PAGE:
This week, the court found largely in favor Louisiana on the NAACP/Project Vote case, stating that since the suit had been filed, Louisiana has been in substantial compliance, but Mr. Schedler’s office is unsure on how this will impact the DOJ’s case — and their data fishing — and as of now, the data for 2.9 million Louisiana voters remains at risk of falling into the wrong hands.
Now, throughout this whole thing, here’s a relationship to keep in mind: In December 2011, the conservative watchdog, Judicial Watch, released documents under the Freedom Of Information Act highlighting a relationship between the DOJ and, among other various pressure groups, Project Vote and the NAACP Legal Defense Fund. Judicial watch uncovered communications between “Estelle Rogers, a former ACORN attorney currently serving as director of advocacy for the ACORN-connected organization Project Vote” and the DOJ, showing DOJ staffing recommendations and meetings between the two on how to register more welfare recipients — before Election Day.
So during the discovery stage of the DOJ lawsuit, the judge ordered Louisiana’s secretary of state to hand the personal voter roll data of 2.9 million Louisiana voters over to the complainants, who said they need that data for their case (the slang term for this is “fishing”). The data — Social Security numbers, license numbers, dates of birth, mother’s maiden names, dates and places of registration, and all changes to updates to registrations for 2.9 million people — would be released under a revised protective order, which allows for “confidential information” to be shared with those working “on behalf of” the parties, including lawyers, consultants, witnesses, potential witnesses and experts.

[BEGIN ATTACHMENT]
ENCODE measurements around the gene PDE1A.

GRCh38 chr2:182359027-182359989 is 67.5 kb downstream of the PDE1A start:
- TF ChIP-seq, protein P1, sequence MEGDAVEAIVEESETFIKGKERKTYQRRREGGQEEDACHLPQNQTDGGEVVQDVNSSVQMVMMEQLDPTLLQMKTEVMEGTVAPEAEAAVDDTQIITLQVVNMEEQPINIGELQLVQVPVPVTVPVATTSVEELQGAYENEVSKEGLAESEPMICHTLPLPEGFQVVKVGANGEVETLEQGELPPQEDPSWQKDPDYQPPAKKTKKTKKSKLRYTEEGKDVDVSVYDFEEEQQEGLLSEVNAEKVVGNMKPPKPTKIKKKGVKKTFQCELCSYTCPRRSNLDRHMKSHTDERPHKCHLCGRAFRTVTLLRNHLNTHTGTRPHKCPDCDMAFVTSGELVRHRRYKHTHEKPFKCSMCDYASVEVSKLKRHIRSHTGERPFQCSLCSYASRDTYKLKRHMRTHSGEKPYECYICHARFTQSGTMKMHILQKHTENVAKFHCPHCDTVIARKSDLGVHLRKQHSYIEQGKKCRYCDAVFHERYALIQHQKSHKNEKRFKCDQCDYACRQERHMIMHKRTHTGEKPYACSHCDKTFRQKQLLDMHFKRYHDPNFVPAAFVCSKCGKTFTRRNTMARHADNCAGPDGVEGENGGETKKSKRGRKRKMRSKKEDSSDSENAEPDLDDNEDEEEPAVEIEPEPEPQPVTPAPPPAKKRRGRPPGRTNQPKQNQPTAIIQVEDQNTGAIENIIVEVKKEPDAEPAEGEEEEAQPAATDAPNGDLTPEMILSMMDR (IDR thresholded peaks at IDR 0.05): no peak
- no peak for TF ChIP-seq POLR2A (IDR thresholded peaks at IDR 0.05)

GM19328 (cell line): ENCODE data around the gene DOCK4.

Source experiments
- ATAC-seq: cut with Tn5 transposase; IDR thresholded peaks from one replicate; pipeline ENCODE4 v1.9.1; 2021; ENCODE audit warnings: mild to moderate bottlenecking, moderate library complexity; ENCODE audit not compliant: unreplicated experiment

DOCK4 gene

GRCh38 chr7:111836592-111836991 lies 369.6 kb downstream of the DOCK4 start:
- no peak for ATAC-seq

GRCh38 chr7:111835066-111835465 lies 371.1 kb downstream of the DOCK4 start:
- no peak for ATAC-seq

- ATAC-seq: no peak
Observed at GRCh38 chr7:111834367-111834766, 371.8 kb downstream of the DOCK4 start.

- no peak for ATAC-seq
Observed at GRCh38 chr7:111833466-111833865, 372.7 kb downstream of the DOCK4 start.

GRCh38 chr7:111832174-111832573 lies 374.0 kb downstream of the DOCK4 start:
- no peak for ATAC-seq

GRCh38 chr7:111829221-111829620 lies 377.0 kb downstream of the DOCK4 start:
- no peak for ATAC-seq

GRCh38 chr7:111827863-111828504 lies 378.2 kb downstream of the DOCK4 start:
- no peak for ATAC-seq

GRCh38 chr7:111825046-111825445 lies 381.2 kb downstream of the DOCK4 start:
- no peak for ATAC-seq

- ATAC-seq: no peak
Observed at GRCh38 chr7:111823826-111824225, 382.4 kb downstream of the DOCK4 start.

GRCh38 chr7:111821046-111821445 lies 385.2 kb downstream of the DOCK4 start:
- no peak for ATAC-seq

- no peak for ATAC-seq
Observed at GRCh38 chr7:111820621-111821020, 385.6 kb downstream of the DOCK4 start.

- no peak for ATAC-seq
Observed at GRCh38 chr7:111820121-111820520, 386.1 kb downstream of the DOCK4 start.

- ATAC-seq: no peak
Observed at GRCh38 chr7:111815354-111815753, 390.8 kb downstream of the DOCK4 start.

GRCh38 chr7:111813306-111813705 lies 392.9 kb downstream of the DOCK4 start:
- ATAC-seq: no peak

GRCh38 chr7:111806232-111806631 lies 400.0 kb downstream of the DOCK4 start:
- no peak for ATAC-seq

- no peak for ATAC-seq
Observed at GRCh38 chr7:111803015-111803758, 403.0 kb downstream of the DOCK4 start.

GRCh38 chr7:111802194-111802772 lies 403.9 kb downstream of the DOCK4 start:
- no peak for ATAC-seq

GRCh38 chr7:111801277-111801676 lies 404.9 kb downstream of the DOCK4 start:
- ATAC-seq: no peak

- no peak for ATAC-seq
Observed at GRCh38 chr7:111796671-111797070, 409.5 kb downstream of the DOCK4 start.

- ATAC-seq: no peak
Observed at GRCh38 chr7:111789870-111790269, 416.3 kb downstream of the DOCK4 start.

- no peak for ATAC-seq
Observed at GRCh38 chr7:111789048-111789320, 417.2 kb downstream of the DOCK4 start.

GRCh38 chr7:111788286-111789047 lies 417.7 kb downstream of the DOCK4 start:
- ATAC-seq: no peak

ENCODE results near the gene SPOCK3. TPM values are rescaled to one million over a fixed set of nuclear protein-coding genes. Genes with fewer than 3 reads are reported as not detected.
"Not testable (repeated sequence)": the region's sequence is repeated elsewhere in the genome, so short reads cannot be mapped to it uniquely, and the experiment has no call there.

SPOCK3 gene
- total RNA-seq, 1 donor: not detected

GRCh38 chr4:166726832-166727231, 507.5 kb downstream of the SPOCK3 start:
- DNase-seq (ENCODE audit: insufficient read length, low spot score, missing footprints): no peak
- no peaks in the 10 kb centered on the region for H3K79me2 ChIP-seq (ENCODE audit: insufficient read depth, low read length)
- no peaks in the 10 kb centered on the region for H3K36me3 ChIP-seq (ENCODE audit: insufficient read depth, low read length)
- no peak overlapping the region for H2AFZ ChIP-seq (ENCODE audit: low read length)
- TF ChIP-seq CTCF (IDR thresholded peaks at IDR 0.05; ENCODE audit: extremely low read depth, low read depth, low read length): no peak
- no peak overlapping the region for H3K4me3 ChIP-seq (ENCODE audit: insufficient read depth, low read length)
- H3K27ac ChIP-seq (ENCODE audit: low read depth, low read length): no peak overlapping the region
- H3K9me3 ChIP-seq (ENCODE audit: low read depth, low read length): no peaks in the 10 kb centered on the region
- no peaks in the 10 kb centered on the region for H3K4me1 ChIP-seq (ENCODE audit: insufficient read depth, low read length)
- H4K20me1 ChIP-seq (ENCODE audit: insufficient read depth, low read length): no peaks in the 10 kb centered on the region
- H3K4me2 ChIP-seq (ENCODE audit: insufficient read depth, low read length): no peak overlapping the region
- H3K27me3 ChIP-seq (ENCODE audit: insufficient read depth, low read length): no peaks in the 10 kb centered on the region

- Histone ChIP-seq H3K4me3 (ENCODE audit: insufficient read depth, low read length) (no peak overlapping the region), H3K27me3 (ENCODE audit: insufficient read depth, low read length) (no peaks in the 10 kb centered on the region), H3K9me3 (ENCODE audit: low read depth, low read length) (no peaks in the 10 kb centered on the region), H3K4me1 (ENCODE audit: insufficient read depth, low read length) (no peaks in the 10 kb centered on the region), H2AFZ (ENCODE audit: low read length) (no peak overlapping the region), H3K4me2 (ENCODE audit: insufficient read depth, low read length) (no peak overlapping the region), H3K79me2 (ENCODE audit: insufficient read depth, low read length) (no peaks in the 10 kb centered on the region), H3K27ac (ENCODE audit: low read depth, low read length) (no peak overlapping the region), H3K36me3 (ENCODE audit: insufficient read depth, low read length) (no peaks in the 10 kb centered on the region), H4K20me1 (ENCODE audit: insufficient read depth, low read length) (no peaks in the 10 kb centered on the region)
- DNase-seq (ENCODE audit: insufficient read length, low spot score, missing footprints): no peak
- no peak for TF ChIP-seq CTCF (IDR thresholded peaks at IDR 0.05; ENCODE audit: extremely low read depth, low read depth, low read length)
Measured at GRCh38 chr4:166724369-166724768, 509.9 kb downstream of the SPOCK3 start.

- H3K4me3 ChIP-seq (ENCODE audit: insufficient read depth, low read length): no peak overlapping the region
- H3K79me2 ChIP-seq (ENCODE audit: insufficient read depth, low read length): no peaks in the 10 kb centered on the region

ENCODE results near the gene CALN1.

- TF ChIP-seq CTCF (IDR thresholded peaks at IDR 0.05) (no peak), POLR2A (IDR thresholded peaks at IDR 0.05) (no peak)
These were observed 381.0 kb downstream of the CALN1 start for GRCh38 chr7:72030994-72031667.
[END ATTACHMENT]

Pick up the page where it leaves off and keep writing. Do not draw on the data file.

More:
So how would this information get from the DOJ to Catalist? “Because Catalist has a lot of PhDs on their staff,” one right-leaning data guru told TheDC. And that is really all an organization needs to be counted as an expert in a trial. In addition, Catalist could be counted as a consultant, and it wouldn’t be the first time Attorney General Eric Holder’s DOJ used Catalist in a case against a state.
In March 2012, the DOJ hired Catalist to assist in a voter ID case against Texas. In a July 5 letter to Mr. Holder, House Committee on the Judiciary Chairman Rep. Lamar Smith complained, “the Department of Justice directly paid Catalist to provide the data on which the department’s experts based their analysis… [and] nothing in the record indicates that the department conducted an open bidding process in obtaining Catalist’s services.”
All in a day’s work: As Catalist’s homepage brags, “Serving the progressive community.”